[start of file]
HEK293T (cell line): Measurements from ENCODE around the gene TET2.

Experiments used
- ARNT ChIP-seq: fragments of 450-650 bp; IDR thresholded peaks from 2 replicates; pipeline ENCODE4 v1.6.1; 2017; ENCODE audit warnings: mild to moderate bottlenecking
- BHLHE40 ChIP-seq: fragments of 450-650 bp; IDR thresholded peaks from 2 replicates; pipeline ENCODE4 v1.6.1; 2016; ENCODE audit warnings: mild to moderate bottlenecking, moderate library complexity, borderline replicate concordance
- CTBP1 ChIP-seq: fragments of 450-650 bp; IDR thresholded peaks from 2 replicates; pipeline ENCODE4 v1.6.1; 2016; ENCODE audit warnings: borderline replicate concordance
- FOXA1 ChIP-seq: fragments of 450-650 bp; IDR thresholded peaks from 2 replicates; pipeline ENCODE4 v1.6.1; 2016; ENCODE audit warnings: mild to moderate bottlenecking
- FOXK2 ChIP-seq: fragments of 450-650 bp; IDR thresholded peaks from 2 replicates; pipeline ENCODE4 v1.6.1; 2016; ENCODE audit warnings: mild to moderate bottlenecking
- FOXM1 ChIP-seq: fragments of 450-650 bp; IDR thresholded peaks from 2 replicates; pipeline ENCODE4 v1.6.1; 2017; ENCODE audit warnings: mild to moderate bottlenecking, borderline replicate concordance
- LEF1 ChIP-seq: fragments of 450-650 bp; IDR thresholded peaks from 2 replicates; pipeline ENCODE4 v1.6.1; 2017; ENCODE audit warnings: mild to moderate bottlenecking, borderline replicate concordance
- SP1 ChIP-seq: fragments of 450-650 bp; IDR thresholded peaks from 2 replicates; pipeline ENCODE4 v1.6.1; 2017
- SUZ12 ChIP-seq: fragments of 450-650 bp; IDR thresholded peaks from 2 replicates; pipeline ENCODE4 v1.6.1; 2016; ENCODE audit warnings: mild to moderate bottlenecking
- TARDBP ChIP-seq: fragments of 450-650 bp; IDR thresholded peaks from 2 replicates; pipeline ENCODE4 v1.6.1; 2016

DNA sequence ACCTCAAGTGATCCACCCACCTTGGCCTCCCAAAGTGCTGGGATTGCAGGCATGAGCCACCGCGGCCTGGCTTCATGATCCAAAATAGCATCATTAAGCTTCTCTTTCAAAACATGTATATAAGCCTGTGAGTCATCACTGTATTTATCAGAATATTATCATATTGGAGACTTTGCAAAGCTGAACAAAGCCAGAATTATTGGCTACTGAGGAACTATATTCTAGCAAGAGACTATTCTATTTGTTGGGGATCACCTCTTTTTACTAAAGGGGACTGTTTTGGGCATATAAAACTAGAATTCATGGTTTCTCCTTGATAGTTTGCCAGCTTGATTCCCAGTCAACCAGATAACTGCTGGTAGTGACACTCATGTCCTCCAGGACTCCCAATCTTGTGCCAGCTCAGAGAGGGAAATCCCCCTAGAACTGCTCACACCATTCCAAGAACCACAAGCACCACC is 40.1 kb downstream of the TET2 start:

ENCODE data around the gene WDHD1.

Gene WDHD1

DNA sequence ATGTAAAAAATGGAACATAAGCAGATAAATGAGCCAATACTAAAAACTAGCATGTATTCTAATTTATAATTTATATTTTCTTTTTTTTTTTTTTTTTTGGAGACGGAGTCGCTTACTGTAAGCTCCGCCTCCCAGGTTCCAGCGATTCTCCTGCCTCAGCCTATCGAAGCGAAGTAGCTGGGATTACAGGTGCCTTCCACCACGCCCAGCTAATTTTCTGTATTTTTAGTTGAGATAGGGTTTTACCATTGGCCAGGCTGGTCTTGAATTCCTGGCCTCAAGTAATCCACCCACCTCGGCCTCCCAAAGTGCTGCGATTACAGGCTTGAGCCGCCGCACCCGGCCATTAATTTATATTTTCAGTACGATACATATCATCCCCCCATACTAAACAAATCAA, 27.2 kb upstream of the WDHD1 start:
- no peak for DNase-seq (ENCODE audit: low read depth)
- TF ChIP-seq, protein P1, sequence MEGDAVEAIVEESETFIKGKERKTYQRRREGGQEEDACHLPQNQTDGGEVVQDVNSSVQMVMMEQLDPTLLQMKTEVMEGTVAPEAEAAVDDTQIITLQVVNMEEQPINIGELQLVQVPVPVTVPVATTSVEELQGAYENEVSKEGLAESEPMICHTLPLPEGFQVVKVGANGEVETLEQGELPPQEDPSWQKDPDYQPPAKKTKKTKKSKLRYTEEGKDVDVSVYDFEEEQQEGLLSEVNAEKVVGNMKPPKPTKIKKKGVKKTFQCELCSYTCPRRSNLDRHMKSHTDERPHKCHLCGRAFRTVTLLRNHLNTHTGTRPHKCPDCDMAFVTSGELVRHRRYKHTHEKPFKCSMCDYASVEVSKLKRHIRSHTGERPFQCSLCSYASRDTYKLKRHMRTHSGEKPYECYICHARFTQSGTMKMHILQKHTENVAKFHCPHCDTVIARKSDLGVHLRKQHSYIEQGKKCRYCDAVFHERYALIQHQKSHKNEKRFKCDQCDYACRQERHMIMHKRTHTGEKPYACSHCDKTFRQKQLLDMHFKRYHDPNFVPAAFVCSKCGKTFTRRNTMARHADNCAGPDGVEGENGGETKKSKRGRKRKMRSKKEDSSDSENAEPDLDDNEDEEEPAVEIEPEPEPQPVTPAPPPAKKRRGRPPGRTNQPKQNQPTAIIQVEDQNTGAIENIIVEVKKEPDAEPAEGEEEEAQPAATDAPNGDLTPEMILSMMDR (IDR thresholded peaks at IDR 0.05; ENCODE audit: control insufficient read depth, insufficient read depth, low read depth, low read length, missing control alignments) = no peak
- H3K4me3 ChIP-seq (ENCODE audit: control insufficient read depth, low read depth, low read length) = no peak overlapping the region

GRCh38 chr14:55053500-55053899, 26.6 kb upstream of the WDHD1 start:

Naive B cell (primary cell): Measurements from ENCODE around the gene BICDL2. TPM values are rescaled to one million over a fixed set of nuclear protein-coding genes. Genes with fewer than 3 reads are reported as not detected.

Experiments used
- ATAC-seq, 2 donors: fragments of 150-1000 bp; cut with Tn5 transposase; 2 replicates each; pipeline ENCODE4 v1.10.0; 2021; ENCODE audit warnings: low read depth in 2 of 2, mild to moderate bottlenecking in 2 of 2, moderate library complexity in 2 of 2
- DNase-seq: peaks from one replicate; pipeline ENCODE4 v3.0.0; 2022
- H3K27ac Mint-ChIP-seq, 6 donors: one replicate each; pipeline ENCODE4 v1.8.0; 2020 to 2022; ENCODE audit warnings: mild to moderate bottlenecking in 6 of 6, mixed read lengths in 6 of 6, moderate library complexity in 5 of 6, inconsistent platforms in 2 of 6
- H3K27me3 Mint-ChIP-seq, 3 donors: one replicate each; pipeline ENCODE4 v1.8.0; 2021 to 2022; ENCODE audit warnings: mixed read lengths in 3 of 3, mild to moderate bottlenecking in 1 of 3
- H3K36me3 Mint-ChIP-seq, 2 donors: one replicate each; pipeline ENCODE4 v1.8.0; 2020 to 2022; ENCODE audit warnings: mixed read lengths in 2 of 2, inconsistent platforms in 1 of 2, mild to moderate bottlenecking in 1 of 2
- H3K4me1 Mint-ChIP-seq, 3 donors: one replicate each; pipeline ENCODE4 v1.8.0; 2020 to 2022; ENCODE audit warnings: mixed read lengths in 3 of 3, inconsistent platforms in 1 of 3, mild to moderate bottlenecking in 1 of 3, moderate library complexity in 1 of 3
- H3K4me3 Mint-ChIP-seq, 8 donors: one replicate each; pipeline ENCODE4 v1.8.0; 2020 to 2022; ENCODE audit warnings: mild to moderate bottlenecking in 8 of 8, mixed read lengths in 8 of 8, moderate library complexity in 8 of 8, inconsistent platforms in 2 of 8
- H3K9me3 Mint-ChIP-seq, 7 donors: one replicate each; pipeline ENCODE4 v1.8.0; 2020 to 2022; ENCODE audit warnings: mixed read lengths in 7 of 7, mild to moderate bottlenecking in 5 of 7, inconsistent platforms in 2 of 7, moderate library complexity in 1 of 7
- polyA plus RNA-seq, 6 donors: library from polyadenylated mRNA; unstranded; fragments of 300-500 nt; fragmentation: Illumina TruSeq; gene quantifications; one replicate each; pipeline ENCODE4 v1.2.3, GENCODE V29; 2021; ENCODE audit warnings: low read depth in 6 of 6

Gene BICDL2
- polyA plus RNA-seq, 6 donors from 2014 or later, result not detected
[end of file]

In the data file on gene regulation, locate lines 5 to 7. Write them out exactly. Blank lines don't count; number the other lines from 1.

- CTBP1 ChIP-seq: fragments of 450-650 bp; IDR thresholded peaks from 2 replicates; pipeline ENCODE4 v1.6.1; 2016; ENCODE audit warnings: borderline replicate concordance
- FOXA1 ChIP-seq: fragments of 450-650 bp; IDR thresholded peaks from 2 replicates; pipeline ENCODE4 v1.6.1; 2016; ENCODE audit warnings: mild to moderate bottlenecking
- FOXK2 ChIP-seq: fragments of 450-650 bp; IDR thresholded peaks from 2 replicates; pipeline ENCODE4 v1.6.1; 2016; ENCODE audit warnings: mild to moderate bottlenecking